2) ditto rbell.
     
  11. Joseph M. Smith

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    And Tolstoy and Pushkin as well. But if they truly read Tolstoy, how can they avoid hearing the Gospel?

    The issue of "too smart for the Gospel" is raised in the last Albert Mohler blog entry, in which he tries to say that the organization BioLogos is committing theological suicide by arguing that holding to inerrancy and rejecting any form of evolution makes Christians look foolish to today's world. Mohler believes that many if not all previous revisionist approaches start with the premise that we need to accommodate to cultural and intellectual patterns. However, it seems to me that we do have to pay attention to truth wherever it comes from, and if not revise at least reinterpret our faith in light of new truths.

    http://www.albertmohler.com/2010/11...ogical-responsibility-the-biologos-conundrum/
     
  12. Deacon

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    It doesn't help a bit that Russian writters are so long winded.

    Rob
     
  13. rbell

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    No...I am saying that as a society becomes more "enlightened," it is easy to view the Gospel as too "simplistic;" the Bible as "primitive." All I was saying is that I am reminded of the Scripture regarding God using the "foolish things of this world."
     
  14. Crabtownboy

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    I agree. Tolstoy presents the gospel in his writings.

    Likewise Christ and Christian themes are explored by Dostoevsky.

    In Dostoevsky's The Idiot the parallels between the main character, Myshkin, and Christ have often been written about.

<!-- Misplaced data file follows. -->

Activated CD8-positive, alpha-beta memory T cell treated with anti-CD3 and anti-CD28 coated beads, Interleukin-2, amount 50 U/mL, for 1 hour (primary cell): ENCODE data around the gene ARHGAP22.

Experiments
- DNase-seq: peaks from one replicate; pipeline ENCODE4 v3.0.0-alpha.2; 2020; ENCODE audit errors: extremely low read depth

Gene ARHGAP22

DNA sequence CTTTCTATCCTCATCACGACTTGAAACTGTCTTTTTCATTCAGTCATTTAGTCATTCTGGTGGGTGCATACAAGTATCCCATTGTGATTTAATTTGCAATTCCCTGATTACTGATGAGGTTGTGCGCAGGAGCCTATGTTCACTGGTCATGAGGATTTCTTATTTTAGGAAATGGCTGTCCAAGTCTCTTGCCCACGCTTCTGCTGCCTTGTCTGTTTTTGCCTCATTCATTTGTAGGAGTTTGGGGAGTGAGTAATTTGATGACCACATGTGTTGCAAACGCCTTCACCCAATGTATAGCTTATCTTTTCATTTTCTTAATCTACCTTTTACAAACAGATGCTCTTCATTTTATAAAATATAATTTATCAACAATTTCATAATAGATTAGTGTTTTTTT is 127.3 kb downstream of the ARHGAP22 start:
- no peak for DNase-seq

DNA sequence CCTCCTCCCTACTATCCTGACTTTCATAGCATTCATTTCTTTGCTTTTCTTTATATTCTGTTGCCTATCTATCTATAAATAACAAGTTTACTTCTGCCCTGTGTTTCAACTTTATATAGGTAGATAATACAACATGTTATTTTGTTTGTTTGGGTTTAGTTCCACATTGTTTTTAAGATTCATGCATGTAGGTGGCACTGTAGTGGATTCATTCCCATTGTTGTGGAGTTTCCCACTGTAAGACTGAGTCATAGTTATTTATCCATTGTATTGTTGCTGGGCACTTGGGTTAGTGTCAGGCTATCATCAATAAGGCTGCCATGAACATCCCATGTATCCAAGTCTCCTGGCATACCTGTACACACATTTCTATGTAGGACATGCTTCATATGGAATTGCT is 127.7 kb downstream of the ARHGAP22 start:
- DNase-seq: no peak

In The Brothers Karamazov Dostoevsky also explores a very religious topic:

    The gospel is both simple and so complex that it will never fully be studied nor understood. For instance Christ's words "It is finished." is at one and the same time simple and yet so deep, complex and profound that they will never be completely understood. All that had gone on, all that was necessary, all they imply will never be fully understood ... IMHO.
     
  15. rbell

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    Oh, I agree with your assessment of the richness and depth of the Gospel.

    But a highly secular culture that thinks of themselves as "enlightened" may dismiss offhand the message of the Gospel as "simple." They're wrong, of course...but convinced nonetheless. That was what reminded me of the Scripture I mentioned.
     
  16. Crabtownboy

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    I feel you have given an excellent analysis of why the Christian must be able to speak intelligently on many topics and be knowledgeable of the writings and thinking of the authors in the past. When people like those you mentioned bring up ideas of both Christian and non-Christian thinkers and writers we must be able to discuss their points rationally and intelligently. Then they will begin to see that the gospel message is both simple in some ways it is also very profound, complex and deep. If we show anger or intolerance we are immediately put in the simple/non-intelligent pigeon-hole and we have lost all opportunity to convince them of the validity of the message of the gospel.